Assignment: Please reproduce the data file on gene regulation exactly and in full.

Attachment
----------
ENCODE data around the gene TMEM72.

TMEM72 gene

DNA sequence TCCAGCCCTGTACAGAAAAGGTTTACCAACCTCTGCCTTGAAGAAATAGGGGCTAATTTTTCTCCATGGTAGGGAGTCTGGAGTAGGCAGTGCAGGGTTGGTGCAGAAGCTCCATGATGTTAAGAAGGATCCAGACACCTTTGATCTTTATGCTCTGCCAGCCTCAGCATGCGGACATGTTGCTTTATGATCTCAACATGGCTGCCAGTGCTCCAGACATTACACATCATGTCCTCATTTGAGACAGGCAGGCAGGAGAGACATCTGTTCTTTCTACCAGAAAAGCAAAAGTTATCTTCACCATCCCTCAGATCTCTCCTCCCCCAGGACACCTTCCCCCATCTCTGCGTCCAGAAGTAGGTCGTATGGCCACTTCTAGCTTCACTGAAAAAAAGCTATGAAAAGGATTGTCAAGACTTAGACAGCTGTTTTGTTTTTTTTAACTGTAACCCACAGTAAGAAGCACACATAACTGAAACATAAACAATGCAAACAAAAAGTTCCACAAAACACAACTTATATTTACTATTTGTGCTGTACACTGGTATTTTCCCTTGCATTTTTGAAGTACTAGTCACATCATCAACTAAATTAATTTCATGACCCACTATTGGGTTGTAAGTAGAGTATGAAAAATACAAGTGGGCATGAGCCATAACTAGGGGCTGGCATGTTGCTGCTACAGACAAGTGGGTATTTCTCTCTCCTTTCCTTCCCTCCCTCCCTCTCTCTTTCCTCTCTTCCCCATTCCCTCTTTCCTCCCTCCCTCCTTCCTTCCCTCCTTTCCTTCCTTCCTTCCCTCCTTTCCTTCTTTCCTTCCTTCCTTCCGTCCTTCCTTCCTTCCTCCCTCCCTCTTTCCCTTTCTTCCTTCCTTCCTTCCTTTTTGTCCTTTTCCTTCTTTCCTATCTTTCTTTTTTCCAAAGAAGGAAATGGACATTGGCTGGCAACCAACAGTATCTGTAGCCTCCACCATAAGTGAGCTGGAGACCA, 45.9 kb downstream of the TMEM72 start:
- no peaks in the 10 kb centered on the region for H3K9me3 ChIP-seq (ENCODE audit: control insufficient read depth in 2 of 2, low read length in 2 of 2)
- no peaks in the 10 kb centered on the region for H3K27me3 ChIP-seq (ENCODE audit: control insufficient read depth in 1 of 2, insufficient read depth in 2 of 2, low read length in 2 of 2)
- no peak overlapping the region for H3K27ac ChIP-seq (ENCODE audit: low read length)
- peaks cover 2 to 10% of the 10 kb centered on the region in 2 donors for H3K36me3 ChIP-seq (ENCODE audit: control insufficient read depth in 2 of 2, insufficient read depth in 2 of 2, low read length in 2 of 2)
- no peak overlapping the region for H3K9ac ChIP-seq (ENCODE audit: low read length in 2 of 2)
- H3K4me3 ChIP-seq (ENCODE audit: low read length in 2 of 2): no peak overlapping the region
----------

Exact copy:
ENCODE data around the gene TMEM72.

TMEM72 gene

DNA sequence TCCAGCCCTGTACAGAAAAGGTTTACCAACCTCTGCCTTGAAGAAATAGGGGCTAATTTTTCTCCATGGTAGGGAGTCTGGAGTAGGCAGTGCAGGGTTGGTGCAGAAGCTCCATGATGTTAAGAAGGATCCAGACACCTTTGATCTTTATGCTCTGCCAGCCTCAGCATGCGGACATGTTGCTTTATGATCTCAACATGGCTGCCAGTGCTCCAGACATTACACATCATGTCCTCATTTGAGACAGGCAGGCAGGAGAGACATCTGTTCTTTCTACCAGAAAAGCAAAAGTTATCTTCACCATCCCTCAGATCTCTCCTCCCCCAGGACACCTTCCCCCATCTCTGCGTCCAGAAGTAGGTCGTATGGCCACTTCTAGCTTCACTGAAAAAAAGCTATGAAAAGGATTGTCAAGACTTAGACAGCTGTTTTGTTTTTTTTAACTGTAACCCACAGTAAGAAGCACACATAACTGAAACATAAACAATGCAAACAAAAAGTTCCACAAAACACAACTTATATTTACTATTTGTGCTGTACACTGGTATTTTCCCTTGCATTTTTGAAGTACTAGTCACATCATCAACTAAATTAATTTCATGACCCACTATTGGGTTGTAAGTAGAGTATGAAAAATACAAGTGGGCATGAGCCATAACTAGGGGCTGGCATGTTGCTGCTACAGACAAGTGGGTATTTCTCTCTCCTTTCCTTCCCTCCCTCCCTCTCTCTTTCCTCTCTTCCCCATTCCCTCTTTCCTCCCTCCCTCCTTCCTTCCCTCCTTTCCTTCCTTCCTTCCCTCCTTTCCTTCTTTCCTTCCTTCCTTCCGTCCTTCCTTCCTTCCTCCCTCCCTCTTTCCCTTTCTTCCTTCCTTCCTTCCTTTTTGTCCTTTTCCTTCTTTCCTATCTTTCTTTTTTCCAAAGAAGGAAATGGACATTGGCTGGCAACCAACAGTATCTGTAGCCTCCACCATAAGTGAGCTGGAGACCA, 45.9 kb downstream of the TMEM72 start:
- no peaks in the 10 kb centered on the region for H3K9me3 ChIP-seq (ENCODE audit: control insufficient read depth in 2 of 2, low read length in 2 of 2)
- no peaks in the 10 kb centered on the region for H3K27me3 ChIP-seq (ENCODE audit: control insufficient read depth in 1 of 2, insufficient read depth in 2 of 2, low read length in 2 of 2)
- no peak overlapping the region for H3K27ac ChIP-seq (ENCODE audit: low read length)
- peaks cover 2 to 10% of the 10 kb centered on the region in 2 donors for H3K36me3 ChIP-seq (ENCODE audit: control insufficient read depth in 2 of 2, insufficient read depth in 2 of 2, low read length in 2 of 2)
- no peak overlapping the region for H3K9ac ChIP-seq (ENCODE audit: low read length in 2 of 2)
- H3K4me3 ChIP-seq (ENCODE audit: low read length in 2 of 2): no peak overlapping the region